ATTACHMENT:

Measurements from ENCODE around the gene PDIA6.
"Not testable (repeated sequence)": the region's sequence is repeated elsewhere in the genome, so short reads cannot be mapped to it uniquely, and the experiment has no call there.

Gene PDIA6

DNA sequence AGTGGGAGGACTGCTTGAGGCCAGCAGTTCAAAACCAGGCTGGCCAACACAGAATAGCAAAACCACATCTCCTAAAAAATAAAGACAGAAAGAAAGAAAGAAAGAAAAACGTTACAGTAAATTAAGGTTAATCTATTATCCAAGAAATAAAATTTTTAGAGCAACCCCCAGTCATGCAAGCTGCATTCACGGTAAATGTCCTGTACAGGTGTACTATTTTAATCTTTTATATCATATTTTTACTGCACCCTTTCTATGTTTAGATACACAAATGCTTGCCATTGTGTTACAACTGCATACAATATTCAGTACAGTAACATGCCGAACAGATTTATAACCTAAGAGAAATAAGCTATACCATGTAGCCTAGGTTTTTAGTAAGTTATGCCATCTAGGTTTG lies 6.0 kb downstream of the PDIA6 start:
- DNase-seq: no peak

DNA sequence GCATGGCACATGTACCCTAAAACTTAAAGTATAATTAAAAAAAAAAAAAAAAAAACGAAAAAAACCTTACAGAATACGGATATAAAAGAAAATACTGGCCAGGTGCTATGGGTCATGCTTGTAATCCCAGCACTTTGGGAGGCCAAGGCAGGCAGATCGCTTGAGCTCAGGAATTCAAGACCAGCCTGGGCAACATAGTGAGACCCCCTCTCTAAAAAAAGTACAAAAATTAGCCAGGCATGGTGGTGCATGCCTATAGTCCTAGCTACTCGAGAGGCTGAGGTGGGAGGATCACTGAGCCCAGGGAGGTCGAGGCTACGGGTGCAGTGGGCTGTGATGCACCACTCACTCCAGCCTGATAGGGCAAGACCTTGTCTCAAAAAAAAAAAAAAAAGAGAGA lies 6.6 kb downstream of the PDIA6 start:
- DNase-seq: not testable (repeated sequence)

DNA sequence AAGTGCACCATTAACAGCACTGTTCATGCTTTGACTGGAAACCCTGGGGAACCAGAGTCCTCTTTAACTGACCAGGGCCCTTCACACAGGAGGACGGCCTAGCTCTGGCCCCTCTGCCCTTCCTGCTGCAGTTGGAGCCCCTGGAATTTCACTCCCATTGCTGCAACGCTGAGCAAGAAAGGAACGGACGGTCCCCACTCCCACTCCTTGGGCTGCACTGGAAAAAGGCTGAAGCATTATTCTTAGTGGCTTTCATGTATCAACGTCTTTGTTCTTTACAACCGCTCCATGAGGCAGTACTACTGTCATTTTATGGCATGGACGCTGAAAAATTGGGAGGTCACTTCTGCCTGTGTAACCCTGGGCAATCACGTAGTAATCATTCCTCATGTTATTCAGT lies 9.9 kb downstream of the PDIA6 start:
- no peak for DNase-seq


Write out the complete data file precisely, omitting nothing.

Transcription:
Measurements from ENCODE around the gene PDIA6.
"Not testable (repeated sequence)": the region's sequence is repeated elsewhere in the genome, so short reads cannot be mapped to it uniquely, and the experiment has no call there.

Gene PDIA6

DNA sequence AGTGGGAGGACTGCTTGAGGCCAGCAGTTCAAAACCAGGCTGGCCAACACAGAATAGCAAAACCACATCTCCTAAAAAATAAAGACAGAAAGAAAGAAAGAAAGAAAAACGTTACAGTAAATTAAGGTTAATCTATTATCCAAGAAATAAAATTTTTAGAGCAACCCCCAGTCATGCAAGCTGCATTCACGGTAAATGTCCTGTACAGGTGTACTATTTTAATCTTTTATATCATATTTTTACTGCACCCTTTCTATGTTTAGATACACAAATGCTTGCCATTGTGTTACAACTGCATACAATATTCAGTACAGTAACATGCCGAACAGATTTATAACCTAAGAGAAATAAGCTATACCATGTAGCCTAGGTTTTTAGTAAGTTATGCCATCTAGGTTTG lies 6.0 kb downstream of the PDIA6 start:
- DNase-seq: no peak

DNA sequence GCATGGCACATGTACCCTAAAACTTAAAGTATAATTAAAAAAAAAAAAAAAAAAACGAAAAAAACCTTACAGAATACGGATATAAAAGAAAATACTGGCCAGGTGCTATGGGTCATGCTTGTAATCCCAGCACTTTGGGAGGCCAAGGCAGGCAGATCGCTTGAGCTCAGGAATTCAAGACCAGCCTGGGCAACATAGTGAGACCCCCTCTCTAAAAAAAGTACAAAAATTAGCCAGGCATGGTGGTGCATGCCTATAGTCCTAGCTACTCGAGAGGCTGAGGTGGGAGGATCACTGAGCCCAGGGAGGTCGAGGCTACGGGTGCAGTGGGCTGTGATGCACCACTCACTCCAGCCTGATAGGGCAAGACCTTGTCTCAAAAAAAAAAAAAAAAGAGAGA lies 6.6 kb downstream of the PDIA6 start:
- DNase-seq: not testable (repeated sequence)

DNA sequence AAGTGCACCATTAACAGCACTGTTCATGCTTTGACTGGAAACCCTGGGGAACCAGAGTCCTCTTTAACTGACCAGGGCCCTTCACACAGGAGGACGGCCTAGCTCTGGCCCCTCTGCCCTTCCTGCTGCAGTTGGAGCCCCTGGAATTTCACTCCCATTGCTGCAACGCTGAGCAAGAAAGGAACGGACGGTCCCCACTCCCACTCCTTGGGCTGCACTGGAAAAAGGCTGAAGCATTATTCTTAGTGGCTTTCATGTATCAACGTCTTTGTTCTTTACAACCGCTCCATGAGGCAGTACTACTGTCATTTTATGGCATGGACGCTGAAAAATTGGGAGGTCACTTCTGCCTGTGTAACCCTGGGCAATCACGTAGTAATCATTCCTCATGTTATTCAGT lies 9.9 kb downstream of the PDIA6 start:
- no peak for DNase-seq